Sites in National Forests at Grave Risk, Study by Preservation Group Indicates

This structure, dating from 1924, was used as a lookout for fires and is in the Salmon-Challis National Forest in Idaho. The National Trust for Historic Preservation lists the structure as a cultural resource that needs proper preservation.
This structure, dating from 1924, was used as a lookout for fires and is in the Salmon-Challis National Forest in Idaho. The National Trust for Historic Preservation lists the structure as a cultural resource that needs proper preservation. (Courtesy Of The National Trust For Historic Preservation)
By Lyndsey Layton
Washington Post Staff Writer
Thursday, May 15, 2008

Millions of historic sites, crumbling and collapsing in national forests around the country, are in danger of being lost forever, according to a study set to be released today by a prominent preservation group.

The National Trust for Historic Preservation estimates that only a small slice of about 2 million "cultural resources" that sit on 193 million acres managed by the U.S. Forest Service have been properly preserved.

Their deterioration has been accelerated by vandalism, theft, fire, damage from off-road vehicles and other recreation, as well as oil and gas extraction, mining, timber harvesting and grazing, the study found.

The resources include Native American archaeological sites, Civil War battlefields, ranger stations, fire lookout towers, cabins and camps built by the Civilian Conservation Corps.

Not exactly on a footing with the Old North Church in terms of historic importance but still worth preservation, said Richard Moe, president of the organization.

"All of these places represent a different part of our heritage," Moe said. "From the first imprint of man on this land, the first Americans, to the old miners' cabins and watchtowers. We're not saying everything needs to be saved. But they all represent a different experience in the country."

The study credited the Forest Service for its attempts to preserve and maintain some of the sites but said it faces an overwhelming task.

The Forest Service, part of the Department of Agriculture, does not know how many sites of archaeological, historic or cultural importance exist on the land it maintains, because a complete audit has never been performed. The agency examined 20 percent of its land and identified about 325,000 "cultural resources" as of last year. Of those, 50,000 were determined to be eligible for listing in the National Register of Historic Places, and a tiny fraction -- 27 -- were awarded National Historic Landmark status.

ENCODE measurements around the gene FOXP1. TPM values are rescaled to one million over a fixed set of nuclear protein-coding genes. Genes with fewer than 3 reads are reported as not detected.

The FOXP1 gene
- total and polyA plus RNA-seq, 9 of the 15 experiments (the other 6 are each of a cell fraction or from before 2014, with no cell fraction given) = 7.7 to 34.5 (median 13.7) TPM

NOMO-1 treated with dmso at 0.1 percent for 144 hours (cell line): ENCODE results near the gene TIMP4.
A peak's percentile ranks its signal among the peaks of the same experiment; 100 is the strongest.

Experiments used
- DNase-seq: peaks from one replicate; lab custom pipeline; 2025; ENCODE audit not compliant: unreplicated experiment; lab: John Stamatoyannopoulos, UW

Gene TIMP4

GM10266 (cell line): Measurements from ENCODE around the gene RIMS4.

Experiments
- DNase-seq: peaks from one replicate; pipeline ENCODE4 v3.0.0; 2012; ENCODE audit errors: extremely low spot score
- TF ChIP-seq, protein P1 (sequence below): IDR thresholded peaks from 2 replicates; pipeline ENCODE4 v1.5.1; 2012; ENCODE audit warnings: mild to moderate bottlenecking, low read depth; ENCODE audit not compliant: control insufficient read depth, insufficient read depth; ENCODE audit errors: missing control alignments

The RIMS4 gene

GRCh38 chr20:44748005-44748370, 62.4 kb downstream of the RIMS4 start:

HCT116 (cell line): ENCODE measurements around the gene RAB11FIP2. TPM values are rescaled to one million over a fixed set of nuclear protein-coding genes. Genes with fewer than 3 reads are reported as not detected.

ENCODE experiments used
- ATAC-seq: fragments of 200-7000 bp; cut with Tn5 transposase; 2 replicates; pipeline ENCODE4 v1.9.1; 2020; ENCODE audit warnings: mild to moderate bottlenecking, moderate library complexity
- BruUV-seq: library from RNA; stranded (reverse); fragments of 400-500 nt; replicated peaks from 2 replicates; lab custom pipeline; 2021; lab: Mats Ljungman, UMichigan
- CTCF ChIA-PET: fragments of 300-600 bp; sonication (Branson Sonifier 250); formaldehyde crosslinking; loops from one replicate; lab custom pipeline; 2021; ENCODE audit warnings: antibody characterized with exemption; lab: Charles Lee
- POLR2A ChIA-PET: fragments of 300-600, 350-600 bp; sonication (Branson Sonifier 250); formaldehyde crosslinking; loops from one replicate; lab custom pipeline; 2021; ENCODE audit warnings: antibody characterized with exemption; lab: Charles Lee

Achieving landmark status costs time and money, resources in scarce supply at the forest service, the study found. The agency cannot even afford volunteers; in 2004, the Forest Service turned away more than one-third of the people seeking to help agency archaeologists because it did not have the resources to organize them, the study said.

As firefighting consumes an increasing portion of the agency's budget, the amount set aside for heritage programs has decreased. In the current fiscal year, $14 million of the Forest Service's $4.4 billion budget -- 0.3 percent -- is devoted to heritage programs.

Joel Holtrop, deputy chief for the national forest system, shrugged off suggestions that his agency lacks the money for historic preservation. "We have a large, diverse mission and many programs we're responsible for. Heritage resources is one," he said. "We need to make sure all of our resource programs . . . have the ability to compete appropriately for scarce federal dollars."

The National Trust for Historic Preservation wants Congress to nearly double the agency's historic preservation budget, one of 11 recommendations it made to improve the forest service's management of historic properties.

Private organizations are funding more historic preservation on forest service land than the government is, Moe said. In 2006, private groups, including Moe's organization, gave $32 million toward preservation projects on forest service land, more than twice what the federal government spent, he said.

"The primary responsibility has to be with the owner of the property, and that is the federal government," Moe said. "Private partnerships are welcome, but this is about stewardship."

Holtrop thinks otherwise.

"I'm not sure the fact that we've been able to leverage funds should be considered anything other than success," he said. "That's exactly what the American public should have a right to expect of an agency like the forest service. We seek ways to leverage those funds to get as much done with scarce dollars as possible. "

The trust wants the Forest Service to develop a plan to determine the number of historic sites on its land and to set priorities for preservation. It also wants the agency to allow some of the historic buildings to be leased for public use.

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